THE Capital is the only place in Scotland where the average property is selling for more than the asking price.
Buyers can expect to spend 1.3 per cent – or £3000 – more than the asking price, according to new figures from s1 covering the last quarter of 2013.
It follows news that more properties were sold in the Capital than anywhere else at the end of last year, with experts optimistic growth will continue in 2014.
The best deals can be found at the lower end of the property market, the research has suggested.
The house price report samples around 25,000 properties advertised on the website every month and analyses trends in the property markets throughout Scotland.
It focuses on the so-called reality gap – the difference between sellers’ price expectations and what they actually achieve.
Experts put the trend – from October to December last year – down to more realistic pricing.
Eric Curran, managing partner of DM Hall said: “It is interesting that agents and sellers are adjusting asking prices to be more competitive in the quietest quarter of the year.
“What we’re finding is that properties marketed at the correct asking price and with the correct Home Report valuation are selling within a reasonable period at or close to the Home Report value.”
In contrast with Edinburgh, across Scotland on average properties sold for around £3000 less than their asking price, although experts said this masked the real picture of the property market as the figure was strongly driven by sales of detached properties.
The average selling price fell by about £6500 for flats, almost £5000 for terraced houses and by more than £6000 for semi-detached properties. In contrast, the average selling price of detached houses continued to increase.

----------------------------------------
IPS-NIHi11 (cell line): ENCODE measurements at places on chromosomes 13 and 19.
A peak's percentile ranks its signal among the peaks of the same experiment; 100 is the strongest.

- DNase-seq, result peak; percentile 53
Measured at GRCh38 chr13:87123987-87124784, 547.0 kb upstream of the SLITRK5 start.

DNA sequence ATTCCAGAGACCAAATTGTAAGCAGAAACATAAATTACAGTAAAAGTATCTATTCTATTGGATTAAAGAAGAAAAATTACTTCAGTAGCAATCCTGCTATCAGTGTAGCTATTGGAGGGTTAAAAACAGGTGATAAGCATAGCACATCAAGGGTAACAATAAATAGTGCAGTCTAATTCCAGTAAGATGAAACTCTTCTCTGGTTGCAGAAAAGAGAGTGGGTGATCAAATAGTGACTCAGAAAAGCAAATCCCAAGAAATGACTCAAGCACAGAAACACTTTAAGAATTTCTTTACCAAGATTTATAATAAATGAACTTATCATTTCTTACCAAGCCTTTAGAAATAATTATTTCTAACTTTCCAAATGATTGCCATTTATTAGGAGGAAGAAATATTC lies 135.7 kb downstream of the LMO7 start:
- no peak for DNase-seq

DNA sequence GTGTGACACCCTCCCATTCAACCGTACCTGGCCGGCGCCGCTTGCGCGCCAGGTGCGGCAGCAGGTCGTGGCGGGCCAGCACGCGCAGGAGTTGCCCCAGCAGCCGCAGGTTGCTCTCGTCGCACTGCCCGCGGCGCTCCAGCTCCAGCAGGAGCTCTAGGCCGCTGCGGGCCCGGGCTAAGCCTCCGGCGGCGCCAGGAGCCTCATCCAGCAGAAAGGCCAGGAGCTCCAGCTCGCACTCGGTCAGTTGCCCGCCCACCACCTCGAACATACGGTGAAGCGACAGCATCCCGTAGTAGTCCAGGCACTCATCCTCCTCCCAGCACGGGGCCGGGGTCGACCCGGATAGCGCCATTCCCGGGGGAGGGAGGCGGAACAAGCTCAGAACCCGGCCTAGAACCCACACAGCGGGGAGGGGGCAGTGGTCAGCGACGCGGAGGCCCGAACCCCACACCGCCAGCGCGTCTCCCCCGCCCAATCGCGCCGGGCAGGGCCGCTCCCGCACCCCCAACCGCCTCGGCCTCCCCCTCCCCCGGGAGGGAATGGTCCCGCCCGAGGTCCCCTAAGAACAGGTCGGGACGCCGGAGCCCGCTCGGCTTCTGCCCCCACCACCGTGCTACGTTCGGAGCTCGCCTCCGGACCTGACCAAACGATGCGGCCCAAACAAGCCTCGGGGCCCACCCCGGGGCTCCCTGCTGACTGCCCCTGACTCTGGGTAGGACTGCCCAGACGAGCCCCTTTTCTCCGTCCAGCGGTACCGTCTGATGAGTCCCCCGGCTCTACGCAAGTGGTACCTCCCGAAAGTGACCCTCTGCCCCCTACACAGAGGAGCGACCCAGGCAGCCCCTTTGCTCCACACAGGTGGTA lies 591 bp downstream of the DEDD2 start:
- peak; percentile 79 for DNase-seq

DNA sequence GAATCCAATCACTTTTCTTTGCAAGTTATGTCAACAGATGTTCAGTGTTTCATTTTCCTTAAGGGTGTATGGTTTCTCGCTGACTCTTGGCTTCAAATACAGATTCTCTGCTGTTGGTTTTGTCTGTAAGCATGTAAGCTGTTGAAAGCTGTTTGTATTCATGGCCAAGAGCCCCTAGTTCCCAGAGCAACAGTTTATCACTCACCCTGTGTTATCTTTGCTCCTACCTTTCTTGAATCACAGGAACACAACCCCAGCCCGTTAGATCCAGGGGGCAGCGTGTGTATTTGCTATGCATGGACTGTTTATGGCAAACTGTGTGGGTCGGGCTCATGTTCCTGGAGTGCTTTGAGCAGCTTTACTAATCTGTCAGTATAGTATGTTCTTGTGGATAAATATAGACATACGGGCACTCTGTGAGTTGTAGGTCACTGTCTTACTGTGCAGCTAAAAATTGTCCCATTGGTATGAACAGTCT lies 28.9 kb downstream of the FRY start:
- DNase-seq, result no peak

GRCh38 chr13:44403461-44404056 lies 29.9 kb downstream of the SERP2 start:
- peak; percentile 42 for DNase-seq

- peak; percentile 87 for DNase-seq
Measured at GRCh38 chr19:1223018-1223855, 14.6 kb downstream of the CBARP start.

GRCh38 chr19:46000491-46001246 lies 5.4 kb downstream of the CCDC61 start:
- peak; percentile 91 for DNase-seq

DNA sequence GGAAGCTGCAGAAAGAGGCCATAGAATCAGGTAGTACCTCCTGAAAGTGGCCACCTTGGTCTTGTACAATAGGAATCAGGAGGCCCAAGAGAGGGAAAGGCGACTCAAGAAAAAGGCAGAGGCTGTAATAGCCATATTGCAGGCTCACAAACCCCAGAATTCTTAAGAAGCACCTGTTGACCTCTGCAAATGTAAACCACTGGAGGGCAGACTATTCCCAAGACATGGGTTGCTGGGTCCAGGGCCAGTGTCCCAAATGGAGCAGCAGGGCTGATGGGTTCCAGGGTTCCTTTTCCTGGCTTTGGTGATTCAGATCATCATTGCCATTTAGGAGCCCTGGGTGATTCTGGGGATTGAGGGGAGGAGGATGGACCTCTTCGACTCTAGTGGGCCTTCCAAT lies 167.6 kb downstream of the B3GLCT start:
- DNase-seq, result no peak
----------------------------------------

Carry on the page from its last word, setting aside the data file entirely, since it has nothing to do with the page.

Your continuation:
However, detached houses are still being unrealistically priced, the research found with buyers typically securing sales for 13 per cent, or £34,000, less than the asking price.
Semi-detached houses are generally selling for around their asking price, while flats and terraced houses are selling above their asking prices.
Graham White, of East Lothian-based GSB Properties, said there had been some improvement in what had traditionally been the worst performing sector. He said: “The lower end of the market has been the poorest performing price sector in the last few months, although year on year we have seen an improvement which is encouraging.
“Selling the lower end of the market is really a huge benefit to the whole market as it moves the chain along, creating more and more sales. Prices tend to stick between 3-5 per cent lower than home report value. There is still a lot of good quality low end stock on the market which is good for home owners or investors alike.”
Earlier this month, new Registers of Scotland figures revealed Edinburgh had the most homes snapped up while average house prices in East Lothian rocketed by 15 per cent.
Total sales during the final quarter of 2013 were at their highest level since pre-crunch 2007 with 2951 properties sold in the Capital compared with 2569 in Glasgow.